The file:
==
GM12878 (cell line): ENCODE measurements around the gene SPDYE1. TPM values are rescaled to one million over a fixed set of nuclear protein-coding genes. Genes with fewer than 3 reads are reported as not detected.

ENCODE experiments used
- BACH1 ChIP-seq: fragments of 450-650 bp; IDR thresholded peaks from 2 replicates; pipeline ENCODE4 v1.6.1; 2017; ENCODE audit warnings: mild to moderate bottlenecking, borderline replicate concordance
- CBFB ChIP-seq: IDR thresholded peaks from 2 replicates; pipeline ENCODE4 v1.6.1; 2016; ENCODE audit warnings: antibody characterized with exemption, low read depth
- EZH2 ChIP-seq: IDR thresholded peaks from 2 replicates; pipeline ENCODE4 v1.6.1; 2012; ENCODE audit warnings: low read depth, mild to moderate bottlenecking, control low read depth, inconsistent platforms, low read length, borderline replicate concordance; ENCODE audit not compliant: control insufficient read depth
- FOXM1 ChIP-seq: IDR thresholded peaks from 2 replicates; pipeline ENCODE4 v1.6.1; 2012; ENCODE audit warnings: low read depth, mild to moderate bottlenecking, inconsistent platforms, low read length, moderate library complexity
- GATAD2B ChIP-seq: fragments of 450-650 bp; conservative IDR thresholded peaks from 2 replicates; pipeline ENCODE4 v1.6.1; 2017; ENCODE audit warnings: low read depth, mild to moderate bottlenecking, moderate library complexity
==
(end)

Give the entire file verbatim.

GM12878 (cell line): ENCODE measurements around the gene SPDYE1. TPM values are rescaled to one million over a fixed set of nuclear protein-coding genes. Genes with fewer than 3 reads are reported as not detected.

ENCODE experiments used
- BACH1 ChIP-seq: fragments of 450-650 bp; IDR thresholded peaks from 2 replicates; pipeline ENCODE4 v1.6.1; 2017; ENCODE audit warnings: mild to moderate bottlenecking, borderline replicate concordance
- CBFB ChIP-seq: IDR thresholded peaks from 2 replicates; pipeline ENCODE4 v1.6.1; 2016; ENCODE audit warnings: antibody characterized with exemption, low read depth
- EZH2 ChIP-seq: IDR thresholded peaks from 2 replicates; pipeline ENCODE4 v1.6.1; 2012; ENCODE audit warnings: low read depth, mild to moderate bottlenecking, control low read depth, inconsistent platforms, low read length, borderline replicate concordance; ENCODE audit not compliant: control insufficient read depth
- FOXM1 ChIP-seq: IDR thresholded peaks from 2 replicates; pipeline ENCODE4 v1.6.1; 2012; ENCODE audit warnings: low read depth, mild to moderate bottlenecking, inconsistent platforms, low read length, moderate library complexity
- GATAD2B ChIP-seq: fragments of 450-650 bp; conservative IDR thresholded peaks from 2 replicates; pipeline ENCODE4 v1.6.1; 2017; ENCODE audit warnings: low read depth, mild to moderate bottlenecking, moderate library complexity